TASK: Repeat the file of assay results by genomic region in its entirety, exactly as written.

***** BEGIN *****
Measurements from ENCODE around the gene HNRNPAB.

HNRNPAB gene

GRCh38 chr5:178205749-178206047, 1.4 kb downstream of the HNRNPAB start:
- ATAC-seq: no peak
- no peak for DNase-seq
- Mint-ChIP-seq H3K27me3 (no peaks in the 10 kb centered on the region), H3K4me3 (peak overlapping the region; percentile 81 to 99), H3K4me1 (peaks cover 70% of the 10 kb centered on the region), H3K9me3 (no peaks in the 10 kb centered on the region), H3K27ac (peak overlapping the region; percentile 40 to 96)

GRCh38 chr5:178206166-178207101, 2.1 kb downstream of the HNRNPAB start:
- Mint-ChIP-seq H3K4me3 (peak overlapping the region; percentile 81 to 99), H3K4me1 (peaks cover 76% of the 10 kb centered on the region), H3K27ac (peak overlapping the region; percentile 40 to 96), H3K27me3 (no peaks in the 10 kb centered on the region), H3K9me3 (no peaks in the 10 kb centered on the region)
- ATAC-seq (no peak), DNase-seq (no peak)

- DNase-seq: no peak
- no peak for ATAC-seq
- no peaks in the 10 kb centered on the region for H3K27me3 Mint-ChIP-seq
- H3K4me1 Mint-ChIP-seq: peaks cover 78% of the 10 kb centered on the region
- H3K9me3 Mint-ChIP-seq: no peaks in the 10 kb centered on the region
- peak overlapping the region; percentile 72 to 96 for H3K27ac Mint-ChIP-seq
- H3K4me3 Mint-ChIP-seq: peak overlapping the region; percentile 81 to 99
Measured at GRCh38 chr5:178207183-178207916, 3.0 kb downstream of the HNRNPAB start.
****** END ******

Measurements from ENCODE around the gene HNRNPAB.

HNRNPAB gene

GRCh38 chr5:178205749-178206047, 1.4 kb downstream of the HNRNPAB start:
- ATAC-seq: no peak
- no peak for DNase-seq
- Mint-ChIP-seq H3K27me3 (no peaks in the 10 kb centered on the region), H3K4me3 (peak overlapping the region; percentile 81 to 99), H3K4me1 (peaks cover 70% of the 10 kb centered on the region), H3K9me3 (no peaks in the 10 kb centered on the region), H3K27ac (peak overlapping the region; percentile 40 to 96)

GRCh38 chr5:178206166-178207101, 2.1 kb downstream of the HNRNPAB start:
- Mint-ChIP-seq H3K4me3 (peak overlapping the region; percentile 81 to 99), H3K4me1 (peaks cover 76% of the 10 kb centered on the region), H3K27ac (peak overlapping the region; percentile 40 to 96), H3K27me3 (no peaks in the 10 kb centered on the region), H3K9me3 (no peaks in the 10 kb centered on the region)
- ATAC-seq (no peak), DNase-seq (no peak)

- DNase-seq: no peak
- no peak for ATAC-seq
- no peaks in the 10 kb centered on the region for H3K27me3 Mint-ChIP-seq
- H3K4me1 Mint-ChIP-seq: peaks cover 78% of the 10 kb centered on the region
- H3K9me3 Mint-ChIP-seq: no peaks in the 10 kb centered on the region
- peak overlapping the region; percentile 72 to 96 for H3K27ac Mint-ChIP-seq
- H3K4me3 Mint-ChIP-seq: peak overlapping the region; percentile 81 to 99
Measured at GRCh38 chr5:178207183-178207916, 3.0 kb downstream of the HNRNPAB start.